How were textiles recycled?

Click on the images to learn more!

roswell mill workers
blanket appeal post
soldier 2
curtain dress
hospital 1

America Recycles Day
is November 15th!

In the years before the Civil War, the manufacture of cotton was pretty simple. It was grown in the South and then shipped to the textile mills in the North and overseas. Once converted into textiles, the fabric was then sold back to the South for making clothes and products for the home. By 1860, more than 4 million forced laborers worked across the South generating two-thirds of the world’s cotton supply.

Following the Union Blockade of 1861, the export of cotton fell by more than 95% and the South faced two challenges: find a way to pay for food and munitions production and rely on their own mills to manufacture textiles. Blockades on Southern ports prevented importation of fabrics from Europe and American cities to the southern states, causing a shortage of material for clothing, bandages and even making paper.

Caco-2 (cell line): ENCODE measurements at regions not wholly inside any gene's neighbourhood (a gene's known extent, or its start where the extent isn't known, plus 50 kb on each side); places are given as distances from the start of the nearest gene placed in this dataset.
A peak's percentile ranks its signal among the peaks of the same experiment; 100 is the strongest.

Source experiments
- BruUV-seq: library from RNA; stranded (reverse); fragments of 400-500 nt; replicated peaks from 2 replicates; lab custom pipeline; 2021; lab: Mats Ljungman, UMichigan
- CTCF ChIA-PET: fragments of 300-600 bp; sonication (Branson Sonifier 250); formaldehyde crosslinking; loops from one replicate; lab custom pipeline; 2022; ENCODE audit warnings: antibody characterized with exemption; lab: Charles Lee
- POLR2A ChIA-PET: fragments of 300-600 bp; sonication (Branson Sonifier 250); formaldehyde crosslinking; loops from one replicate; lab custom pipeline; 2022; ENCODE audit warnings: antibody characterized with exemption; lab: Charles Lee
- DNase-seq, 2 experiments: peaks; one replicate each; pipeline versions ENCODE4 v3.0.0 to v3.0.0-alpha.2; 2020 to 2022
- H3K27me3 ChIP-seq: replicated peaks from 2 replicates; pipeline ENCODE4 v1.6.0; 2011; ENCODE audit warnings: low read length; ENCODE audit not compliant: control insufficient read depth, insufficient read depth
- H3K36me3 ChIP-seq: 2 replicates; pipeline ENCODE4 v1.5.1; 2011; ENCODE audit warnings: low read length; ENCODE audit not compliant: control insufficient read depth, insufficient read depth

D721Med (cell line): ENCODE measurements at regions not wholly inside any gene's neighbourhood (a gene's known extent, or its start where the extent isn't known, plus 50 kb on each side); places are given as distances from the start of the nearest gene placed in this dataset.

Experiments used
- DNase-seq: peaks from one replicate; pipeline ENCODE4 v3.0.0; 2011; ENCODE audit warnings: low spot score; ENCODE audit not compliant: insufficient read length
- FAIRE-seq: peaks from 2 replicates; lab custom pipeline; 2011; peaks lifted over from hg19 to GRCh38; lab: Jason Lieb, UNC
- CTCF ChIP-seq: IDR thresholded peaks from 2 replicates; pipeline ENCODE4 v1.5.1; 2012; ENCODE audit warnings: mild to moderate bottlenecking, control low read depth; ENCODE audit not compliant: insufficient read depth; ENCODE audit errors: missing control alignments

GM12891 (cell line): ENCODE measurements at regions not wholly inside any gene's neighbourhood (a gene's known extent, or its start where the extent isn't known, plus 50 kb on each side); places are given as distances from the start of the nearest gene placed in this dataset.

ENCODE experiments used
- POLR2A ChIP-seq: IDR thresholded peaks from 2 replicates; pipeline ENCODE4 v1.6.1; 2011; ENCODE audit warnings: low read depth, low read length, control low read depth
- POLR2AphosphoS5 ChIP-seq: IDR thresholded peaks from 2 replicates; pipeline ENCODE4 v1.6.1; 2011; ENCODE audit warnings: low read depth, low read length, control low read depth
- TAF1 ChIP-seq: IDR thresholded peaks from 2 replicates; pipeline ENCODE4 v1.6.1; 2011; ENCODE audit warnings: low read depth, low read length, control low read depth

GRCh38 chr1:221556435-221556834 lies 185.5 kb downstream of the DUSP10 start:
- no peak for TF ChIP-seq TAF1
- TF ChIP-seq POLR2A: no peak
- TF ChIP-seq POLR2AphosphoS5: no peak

Southerners were asked to save rags and donate clothing no longer needed so they could be made into bandages for soldiers or sent to the battlefield to be used for mending soldier’ uniforms and even making tents.

At home, drapes, sheet and other material items were used to making clothing. Raincoats were made from oil cloth or rubberized piano covers. Even shoes were in short supply. Women and children repaired old shoes with pieces of rags, carpets canvas, felts and pelts from animals. Accessories such as ladies hats, fans and handkerchiefs were also scarce and often made from just about any material available including feathers, woven grass and straw.

textile mountain

The US generates an average of 25 billion pounds of textiles like clothing, shoes, towels, and bedding every year. Only 15% of that gets donated or recycled.
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second hand clothes

Over 70% of the world’s population (that’s 5.25 billion people) wear second hand clothes!
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This exhibition has been created by the City of Manassas Citizen’s Advisory Committee on Solid Waste with the gracious help of the Manassas Museum, Library of Congress and the American Civil War Museum.